Tuesday morning at sunrise, lawyers and other Victorians raised a record $16,000 to support the work of the Public Interest Law Clearing House (PILCH).
More than 260 walkers gathered on the steps of Parliament House to raise money to help disadvantaged clients access legal services.
Participants all donned “I Walked For Justice” stickers as they prepared to march from Parliament House to the County Court.
The event was run by PILCH, an independent, not-for-profit organisation. PILCH matches lawyers willing to do pro bono work with asylum seekers, people experiencing homelessness, seniors, community organisations and others in need.
The march began with Justice Chris Maxwell making a few impromptu remarks thanking PILCH and all the supporters in the crowd. PILCH Executive Director Fiona McLeay gave formal opening remarks.
Ms. McLeay explained the importance of funding PILCH. “Our work with asylum seekers is on the rise, but money for services like ours is drying up.” For example, PILCH recently helped an Iranian family challenge their rejection for refugee status. It was found that there was an error in their initial assessment and the family is now able to stay in Australia.
Despite the cold, drizzling rain, participants were all smiles as they marched through the CBD.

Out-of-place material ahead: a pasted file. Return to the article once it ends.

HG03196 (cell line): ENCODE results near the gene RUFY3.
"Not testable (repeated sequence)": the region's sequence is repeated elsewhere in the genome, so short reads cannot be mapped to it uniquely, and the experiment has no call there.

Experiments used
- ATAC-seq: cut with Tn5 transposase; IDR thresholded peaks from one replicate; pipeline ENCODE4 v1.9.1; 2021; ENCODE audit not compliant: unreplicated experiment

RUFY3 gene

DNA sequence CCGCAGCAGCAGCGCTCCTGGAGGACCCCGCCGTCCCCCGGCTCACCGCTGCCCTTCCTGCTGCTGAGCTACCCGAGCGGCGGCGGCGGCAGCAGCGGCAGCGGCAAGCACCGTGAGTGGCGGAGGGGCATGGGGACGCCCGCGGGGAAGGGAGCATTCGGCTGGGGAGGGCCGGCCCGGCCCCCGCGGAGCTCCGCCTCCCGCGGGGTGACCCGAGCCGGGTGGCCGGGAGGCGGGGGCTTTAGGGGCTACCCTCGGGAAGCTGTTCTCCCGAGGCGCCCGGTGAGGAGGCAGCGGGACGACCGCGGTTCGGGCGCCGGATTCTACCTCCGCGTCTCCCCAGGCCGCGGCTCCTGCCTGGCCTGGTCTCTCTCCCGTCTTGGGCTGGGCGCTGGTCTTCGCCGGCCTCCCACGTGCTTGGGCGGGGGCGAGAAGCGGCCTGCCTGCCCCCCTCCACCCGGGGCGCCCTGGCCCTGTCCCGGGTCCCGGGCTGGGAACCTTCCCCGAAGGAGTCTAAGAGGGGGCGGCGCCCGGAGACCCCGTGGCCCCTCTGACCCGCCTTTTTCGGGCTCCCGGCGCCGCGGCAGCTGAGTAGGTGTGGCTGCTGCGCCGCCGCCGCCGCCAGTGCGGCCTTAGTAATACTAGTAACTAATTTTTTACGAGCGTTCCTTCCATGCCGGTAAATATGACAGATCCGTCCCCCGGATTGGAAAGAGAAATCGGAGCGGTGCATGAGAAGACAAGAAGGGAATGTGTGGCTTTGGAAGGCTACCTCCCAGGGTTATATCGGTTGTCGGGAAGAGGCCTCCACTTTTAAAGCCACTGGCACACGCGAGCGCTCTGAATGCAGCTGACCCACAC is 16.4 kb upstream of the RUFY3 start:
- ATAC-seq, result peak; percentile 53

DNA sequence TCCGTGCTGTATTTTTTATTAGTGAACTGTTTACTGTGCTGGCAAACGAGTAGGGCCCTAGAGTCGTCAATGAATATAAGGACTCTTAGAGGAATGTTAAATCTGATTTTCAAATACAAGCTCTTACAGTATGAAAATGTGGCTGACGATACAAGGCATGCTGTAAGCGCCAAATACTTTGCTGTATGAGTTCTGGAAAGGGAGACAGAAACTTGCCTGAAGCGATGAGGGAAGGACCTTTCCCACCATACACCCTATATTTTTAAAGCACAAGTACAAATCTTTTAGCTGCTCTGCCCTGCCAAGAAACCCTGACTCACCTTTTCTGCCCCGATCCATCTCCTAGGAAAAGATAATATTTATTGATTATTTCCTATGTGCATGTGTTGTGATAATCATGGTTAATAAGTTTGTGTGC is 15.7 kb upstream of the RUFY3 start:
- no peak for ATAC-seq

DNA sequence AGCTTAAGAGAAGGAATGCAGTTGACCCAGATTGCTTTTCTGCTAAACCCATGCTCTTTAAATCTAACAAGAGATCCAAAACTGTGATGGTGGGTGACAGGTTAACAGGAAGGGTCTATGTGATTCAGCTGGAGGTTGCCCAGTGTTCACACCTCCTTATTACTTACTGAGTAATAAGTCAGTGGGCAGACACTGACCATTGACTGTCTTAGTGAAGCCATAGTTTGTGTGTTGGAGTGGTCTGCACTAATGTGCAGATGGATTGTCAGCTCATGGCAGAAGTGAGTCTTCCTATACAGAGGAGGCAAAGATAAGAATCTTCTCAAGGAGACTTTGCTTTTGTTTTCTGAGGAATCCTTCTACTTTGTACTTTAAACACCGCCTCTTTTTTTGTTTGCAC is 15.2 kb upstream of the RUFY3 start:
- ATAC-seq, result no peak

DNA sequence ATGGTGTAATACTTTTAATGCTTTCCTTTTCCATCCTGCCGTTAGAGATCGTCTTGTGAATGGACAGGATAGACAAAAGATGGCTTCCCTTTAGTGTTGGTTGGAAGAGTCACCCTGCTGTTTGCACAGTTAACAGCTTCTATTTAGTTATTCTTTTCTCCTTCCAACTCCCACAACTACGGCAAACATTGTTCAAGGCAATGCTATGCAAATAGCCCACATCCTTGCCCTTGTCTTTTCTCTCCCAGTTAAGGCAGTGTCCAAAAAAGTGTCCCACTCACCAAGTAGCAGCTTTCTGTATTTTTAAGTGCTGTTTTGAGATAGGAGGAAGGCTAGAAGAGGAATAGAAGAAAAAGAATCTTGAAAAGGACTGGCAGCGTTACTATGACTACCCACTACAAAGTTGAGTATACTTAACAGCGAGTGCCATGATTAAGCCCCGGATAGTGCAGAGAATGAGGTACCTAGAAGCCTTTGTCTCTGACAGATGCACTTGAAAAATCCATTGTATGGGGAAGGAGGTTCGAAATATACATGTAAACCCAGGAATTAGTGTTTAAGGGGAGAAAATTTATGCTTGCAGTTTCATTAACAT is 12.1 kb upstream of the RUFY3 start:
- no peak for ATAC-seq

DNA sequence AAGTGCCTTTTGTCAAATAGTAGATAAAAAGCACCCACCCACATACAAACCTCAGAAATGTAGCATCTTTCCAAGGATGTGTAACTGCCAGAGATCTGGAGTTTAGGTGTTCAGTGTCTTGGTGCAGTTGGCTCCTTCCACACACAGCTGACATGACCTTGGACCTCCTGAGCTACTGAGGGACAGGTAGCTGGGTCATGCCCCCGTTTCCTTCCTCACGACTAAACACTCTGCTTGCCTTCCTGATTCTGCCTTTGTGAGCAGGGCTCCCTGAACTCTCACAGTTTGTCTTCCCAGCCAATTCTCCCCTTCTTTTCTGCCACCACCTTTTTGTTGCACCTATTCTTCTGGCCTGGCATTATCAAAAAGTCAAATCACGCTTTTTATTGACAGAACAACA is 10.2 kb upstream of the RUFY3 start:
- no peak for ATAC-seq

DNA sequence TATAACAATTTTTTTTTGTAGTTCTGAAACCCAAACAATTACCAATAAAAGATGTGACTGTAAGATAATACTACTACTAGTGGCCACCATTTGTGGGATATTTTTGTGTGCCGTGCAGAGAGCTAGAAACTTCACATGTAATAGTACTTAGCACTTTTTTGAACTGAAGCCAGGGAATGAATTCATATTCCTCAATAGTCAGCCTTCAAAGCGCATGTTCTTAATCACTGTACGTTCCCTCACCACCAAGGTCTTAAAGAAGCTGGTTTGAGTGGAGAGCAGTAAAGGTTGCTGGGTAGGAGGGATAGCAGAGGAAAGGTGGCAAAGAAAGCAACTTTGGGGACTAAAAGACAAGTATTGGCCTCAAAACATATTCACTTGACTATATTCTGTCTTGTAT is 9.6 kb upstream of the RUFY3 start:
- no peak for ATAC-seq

“This is a great way to start the day,” proclaimed one young lawyer as she caught up with friends in the Victorian legal community.
The legal parade was large enough to draw attention. “People aren’t used to seeing this [many lawyers]. One man asked me if the train had broken down,” joked another walker.
Event coordinator Toni Hynes was pleased with the turnout.
Walk for Justice, now in its fifth year, took place across Australia. PILCH in NSW, Queensland, South Australia and Victoria all walked on Tuesday.
The Australian Walk for Justice is based on the 10km London Legal Walk. The British event grew from 330 walkers in 2005 to more than 5,000 people raising £495,000 last year.
The money raised in Victoria on Tuesday was more than one-and-a-half times more than last year's total of $9,000.
Besides raising funds, the walk also raised awareness. Volunteer Coordinator TJ Riddell believes pro bono work is an ethical obligation of the profession.
“Lawyers often get a bad rap from the general public so it is great to spread the word about the good work that they do for marginalised and disadvantaged clients.”
Mr Riddell was stationed at the end of the walk with pastries, hot drinks, and an army of law student volunteers. PILCH relies on student volunteers to handle inquires.
“The fact that several of them woke up extra early to help out at the walk and then will be taking inquiries from clients with complex legal needs all day speaks to their dedication and sense of common purpose,” Mr Riddell said.
Extra police were called in response to the large number of walkers, but the biggest calamity of the morning occurred when the croissants ran out.
“Lawyers can eat a lot of fancy pastries,” Mr Riddell observed after the satisfied crowd left to begin their workdays.